“The people kept their distance, but Moses drew near the thick darkness where God was.” Exodus 20:21
God has still His hidden secrets, hidden from the wise and prudent. Do not fear them; be content to accept things that you cannot understand; wait patiently. Presently He will reveal to you the treasures of darkness, the riches of the glory of the mystery. Mystery is only the veil of God’s face.
Do not be afraid to enter the cloud that is settling down on your life. God is in it. The other side is radiant with His glory. “Think it not strange concerning the fiery trial which is to try you, as though some strange thing happened unto you; but rejoice, inasmuch as ye are partakers of Christ’s sufferings.” When you seem loneliest and most forsaken, God is nigh. He is in the dark cloud. Plunge into the blackness of its darkness without flinching; under the shrouding curtain of His pavilion you will find God awaiting you. (Streams in the Desert)
“We worship God through our questions.” ~Abraham Joshua Heschel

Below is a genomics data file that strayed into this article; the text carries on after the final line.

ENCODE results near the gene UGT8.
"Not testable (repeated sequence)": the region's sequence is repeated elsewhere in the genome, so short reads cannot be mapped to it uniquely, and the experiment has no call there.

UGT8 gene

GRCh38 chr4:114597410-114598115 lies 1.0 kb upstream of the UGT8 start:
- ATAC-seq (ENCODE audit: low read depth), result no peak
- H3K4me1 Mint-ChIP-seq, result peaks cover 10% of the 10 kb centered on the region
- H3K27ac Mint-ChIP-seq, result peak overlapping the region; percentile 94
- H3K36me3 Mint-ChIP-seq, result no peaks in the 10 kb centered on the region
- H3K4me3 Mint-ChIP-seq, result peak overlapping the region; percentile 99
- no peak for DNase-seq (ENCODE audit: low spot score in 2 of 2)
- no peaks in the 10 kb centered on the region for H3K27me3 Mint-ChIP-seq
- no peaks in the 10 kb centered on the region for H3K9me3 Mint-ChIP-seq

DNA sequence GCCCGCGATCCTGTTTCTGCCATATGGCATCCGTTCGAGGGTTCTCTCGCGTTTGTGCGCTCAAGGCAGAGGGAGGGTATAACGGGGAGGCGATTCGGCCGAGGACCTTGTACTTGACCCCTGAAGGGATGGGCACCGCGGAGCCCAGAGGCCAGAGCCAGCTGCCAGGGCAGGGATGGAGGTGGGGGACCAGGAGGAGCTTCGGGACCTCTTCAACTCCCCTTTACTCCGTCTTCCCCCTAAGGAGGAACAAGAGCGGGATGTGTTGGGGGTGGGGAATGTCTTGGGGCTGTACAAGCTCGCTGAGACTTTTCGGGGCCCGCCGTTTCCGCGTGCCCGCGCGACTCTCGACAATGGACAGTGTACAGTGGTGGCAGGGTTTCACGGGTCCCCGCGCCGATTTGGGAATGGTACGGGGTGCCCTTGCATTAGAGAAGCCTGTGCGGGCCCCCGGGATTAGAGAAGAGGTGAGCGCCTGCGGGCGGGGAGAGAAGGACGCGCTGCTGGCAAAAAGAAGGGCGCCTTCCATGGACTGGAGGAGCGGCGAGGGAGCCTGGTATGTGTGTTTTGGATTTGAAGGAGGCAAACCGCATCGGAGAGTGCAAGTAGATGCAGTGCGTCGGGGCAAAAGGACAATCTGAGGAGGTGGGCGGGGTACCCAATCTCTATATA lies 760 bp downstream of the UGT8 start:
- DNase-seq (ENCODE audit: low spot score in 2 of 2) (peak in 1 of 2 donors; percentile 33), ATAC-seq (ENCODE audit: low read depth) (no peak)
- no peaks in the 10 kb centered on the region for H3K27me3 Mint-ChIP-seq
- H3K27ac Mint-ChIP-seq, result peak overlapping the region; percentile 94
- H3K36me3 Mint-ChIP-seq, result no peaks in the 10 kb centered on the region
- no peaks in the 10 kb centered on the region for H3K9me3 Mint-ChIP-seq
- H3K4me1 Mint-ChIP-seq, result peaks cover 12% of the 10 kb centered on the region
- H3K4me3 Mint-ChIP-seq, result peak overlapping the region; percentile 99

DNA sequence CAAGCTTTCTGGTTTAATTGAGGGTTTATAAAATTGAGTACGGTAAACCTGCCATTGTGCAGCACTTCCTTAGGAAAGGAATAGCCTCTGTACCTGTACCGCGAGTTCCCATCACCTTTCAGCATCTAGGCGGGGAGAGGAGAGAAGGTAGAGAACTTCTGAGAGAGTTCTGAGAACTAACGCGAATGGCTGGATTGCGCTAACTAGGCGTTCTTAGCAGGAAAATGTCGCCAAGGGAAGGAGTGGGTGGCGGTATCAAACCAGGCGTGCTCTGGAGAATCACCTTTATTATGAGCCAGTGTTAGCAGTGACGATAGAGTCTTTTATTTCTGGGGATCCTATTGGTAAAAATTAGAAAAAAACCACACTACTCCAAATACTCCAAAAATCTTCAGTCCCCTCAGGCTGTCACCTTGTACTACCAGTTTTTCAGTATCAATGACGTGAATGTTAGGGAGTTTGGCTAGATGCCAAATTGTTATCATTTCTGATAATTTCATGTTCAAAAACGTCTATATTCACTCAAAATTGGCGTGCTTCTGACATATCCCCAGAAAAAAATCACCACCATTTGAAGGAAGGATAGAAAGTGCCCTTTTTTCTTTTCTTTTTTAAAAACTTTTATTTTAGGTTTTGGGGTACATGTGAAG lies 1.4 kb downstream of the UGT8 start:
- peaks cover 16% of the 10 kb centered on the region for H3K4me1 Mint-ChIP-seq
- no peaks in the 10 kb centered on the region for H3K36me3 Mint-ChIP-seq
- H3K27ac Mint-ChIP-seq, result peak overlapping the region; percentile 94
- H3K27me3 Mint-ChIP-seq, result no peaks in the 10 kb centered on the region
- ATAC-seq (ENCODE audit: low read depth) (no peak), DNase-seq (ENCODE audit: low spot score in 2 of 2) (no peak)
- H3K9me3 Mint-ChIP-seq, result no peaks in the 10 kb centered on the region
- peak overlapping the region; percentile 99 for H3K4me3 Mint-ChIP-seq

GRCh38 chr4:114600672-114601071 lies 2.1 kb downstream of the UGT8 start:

I enjoy waking early, but rarely do much more with the stillness than accompany morning coffee with meditation. These are not moments for doing so much as being; reflection fuels response. One particular winter morning not long after Popi was released from his confused confines of clay, I shoved aside the sermon that insisted on intruding and allowed myself to settle on daydreaming about heaven. It feels somehow natural to think about death while peering through glazed windows at weighted skies and naked trees. A gray and barren horizon makes it suddenly a strain to remember warmth and light and hope, as recent as the day before. What complicates such mornings for me is that considering the endlessness of days creates honest inner turmoil hastened by a barbed question—will life end with death? Years ago, as a young pastor, I meticulously recorded funerals officiated in a massive blank-lined volume bound for such a purpose (perhaps thinking that by writing names in a book, I might grant them immortality), but I have long since abandoned the practice. I have lost count of how many times I have stood behind podiums or beside coffins pronouncing hope that we are presiding not over an end, but an endless beginning. Reciting dog-eared scriptures for the comfort of those lagging behind in the run to see Jesus, I sincerely deliver discourses on the eternal, but always with a twinge of wonder. Can such platinum hope prove true? Will I one day blink in death only to find myself transfigured? Is it possible that my own gray horizon might yield to light grander than anything I’ve read about or imagined? Mystery invokes exploration. Do not consider me a skeptic; instead, number me among those who cannot honestly declare we have no questions, but journey with confidence that we are embraced by the Answer. (Excerpt from Ordinary Glory: Finding Grace in the Commonplace, by Dane Fowlkes)